# Allow this pod to be rescheduled while the node is in "critical add-ons only" mode.
      # This, along with the annotation above marks this pod as a critical add-on.
      - key: CriticalAddonsOnly
        operator: Exists
      - image: nvidia/k8s-device-plugin:1.10 # Update this tag to match your Kubernetes version
        name: nvidia-device-plugin-ctr
          allowPrivilegeEscalation: false
            drop: ["ALL"]
          - name: device-plugin
            mountPath: /var/lib/kubelet/device-plugins
        - name: device-plugin
            path: /var/lib/kubelet/device-plugins
      nodeSelector: linux
        accelerator: nvidia

The code snip from above creates a DaemonSet that installs the NVIDIA driver on all the nodes that are provisioned in your cluster. So for three nodes, you will have 3 Nvidia pods.

The problem that can appear is when you upgrade your cluster. You go to Azure and upgrade the cluster and guess what, you forgot to update the yaml file and everything that relies on those GPUs dies on you.

The best example I can give is the TensorFlow Serving container which crashed with a very “informative” error that the Nvidia version was wrong.

Other problems that appear is monitoring. How can I monitor GPU usage? What tools should I use?

Here you have a good solution which can be deployed via Helm. If you do a helm search for prometheus-operator you will find the best solution to monitor your cluster and your GPU 🙂

The prometheus-operator chart comes with Prometheus, Grafana and Alertmanager but out of the box you will not get the GPU metrics that are required for monitoring because of an error in the Helm chart which sets the cAdvisor metrics with https, the solution would be to modify the exporter HTTPS to false.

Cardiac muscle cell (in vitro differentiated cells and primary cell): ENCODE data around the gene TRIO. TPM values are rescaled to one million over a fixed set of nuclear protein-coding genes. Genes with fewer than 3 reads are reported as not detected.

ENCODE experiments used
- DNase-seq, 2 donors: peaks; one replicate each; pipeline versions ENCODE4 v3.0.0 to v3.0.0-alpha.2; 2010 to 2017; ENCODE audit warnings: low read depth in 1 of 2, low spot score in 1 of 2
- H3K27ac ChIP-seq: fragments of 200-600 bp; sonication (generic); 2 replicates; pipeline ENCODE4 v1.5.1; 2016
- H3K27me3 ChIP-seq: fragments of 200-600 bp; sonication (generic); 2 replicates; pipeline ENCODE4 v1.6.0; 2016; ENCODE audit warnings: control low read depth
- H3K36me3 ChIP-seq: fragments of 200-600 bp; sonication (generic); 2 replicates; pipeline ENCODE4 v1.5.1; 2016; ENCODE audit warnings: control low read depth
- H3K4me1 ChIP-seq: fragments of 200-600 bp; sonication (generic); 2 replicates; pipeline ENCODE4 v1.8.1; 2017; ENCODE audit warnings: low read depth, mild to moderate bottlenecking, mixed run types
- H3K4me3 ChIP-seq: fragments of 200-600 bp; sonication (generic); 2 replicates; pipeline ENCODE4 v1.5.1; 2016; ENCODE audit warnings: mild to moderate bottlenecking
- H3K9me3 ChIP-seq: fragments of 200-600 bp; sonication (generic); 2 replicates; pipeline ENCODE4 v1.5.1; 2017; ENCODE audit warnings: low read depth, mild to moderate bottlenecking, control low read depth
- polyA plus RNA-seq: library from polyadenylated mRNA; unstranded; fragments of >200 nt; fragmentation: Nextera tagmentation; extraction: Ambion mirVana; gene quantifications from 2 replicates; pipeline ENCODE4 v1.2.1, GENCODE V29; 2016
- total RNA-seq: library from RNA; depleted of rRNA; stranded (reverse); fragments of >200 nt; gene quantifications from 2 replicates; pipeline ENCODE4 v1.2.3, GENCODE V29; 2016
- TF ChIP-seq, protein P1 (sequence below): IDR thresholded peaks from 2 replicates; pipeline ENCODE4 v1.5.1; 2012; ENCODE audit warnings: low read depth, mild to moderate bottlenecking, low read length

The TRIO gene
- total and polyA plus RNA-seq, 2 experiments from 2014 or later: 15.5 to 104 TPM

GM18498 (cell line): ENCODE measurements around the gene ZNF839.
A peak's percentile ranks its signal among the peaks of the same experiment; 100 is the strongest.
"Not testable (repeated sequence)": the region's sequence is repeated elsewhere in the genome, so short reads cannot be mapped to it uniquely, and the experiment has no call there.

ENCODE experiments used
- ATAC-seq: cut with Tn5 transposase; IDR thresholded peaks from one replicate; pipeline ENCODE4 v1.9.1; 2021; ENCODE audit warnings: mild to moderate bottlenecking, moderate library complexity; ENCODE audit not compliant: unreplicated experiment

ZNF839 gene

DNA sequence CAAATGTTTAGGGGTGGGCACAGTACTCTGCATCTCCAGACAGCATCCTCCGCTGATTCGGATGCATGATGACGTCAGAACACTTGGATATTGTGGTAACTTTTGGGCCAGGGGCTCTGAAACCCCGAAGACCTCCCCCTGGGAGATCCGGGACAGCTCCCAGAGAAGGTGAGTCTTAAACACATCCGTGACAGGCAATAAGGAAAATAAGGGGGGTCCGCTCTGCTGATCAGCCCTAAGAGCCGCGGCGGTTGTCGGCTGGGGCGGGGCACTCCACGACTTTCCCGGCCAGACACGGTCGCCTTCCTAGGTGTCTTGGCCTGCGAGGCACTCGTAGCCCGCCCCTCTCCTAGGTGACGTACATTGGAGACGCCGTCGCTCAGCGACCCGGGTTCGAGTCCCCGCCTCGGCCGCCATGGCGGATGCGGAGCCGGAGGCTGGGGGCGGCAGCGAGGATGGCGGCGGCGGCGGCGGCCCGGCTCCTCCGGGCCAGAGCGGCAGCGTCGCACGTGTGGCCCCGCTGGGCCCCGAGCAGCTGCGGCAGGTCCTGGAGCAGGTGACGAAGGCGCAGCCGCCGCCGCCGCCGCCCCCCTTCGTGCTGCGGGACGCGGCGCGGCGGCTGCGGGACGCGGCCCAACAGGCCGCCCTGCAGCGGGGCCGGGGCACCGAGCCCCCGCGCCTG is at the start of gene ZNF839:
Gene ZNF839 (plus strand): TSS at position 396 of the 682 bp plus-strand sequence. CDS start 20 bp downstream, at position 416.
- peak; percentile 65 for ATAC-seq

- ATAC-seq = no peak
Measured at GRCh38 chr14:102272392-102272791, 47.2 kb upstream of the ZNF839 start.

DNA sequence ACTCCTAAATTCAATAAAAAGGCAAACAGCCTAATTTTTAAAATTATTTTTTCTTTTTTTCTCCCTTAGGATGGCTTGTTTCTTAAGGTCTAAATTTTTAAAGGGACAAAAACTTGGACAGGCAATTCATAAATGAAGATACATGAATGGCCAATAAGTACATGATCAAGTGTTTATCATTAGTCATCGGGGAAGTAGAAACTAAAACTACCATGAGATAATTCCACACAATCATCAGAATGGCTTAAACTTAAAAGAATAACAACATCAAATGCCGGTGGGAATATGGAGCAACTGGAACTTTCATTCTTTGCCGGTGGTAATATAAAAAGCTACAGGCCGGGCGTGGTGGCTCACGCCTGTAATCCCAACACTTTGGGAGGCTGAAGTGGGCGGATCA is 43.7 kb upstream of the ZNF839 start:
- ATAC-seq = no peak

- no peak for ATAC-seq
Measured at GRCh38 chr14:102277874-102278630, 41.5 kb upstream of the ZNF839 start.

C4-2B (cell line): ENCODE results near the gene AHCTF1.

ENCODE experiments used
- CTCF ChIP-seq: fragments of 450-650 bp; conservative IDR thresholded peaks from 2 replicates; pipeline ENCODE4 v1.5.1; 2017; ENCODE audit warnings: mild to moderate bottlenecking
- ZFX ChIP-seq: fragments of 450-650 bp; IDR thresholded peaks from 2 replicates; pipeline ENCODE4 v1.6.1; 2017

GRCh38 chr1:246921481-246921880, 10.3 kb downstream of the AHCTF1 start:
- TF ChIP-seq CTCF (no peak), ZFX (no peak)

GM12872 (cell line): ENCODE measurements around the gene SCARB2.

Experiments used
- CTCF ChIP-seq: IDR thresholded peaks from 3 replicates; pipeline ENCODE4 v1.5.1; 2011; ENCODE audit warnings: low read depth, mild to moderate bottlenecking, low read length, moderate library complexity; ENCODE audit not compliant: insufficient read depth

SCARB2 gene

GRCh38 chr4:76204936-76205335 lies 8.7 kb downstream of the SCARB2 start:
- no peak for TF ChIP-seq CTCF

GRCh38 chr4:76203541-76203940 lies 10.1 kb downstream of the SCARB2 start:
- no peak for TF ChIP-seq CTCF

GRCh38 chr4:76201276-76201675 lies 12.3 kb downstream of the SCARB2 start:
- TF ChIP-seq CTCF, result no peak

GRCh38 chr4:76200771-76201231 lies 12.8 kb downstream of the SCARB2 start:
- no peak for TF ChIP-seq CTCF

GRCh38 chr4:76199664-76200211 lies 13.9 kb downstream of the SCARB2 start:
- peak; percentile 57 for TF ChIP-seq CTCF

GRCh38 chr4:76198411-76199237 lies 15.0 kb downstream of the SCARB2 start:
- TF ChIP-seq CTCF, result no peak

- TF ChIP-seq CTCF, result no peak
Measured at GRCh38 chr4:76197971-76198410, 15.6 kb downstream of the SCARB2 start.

enabled: true
  namespace: kube-system

    ## Scrape interval. If not set, the Prometheus default scrape interval is used.
    interval: ""

    ## Enable scraping the kubelet over https. For requirements to enable this see
    https: false

And import the dashboard required to monitor your GPUs which you can find here: and set it up as a configmap.

In most cases, you will want to monitor your cluster from outside and for that you will need to install / upgrade the prometheus-operator chart with the grafana.ingress.enabled value as true and grafana.ingress.hosts={domain.tld}

Next in line, you have to deploy your actual containers that use the GPU. As a rule, a container cannot use a part of a GPU but only the whole GPU so thread carefully when you’re deploying your cluster because you can only scale horizontally as of now.

When you’re defining the POD, add in the container spec the following snip below:

      limits: 1

End result would look like this deployment:

apiVersion: apps/v1beta1
kind: Deployment
  name: tensorflow
  replicas: 2
        app: tensorflow
      - name: tensorflow
        image: tensorflow/serving:latest
        imagePullPolicy: IfNotPresent

What happens if everything blows up and nothing is working?

In some rare cases, the Nvidia driver may blow up your data nodes. Yes that happened to me and needed to solved it.

The manifestation looks like this. The ingress controller works randomly, cluster resources show as evicted. The nvidia device restarts frequently and your GPU containers are stuck in pending.

The way to fix it is first by deleting the evicted / error status pods by running this command: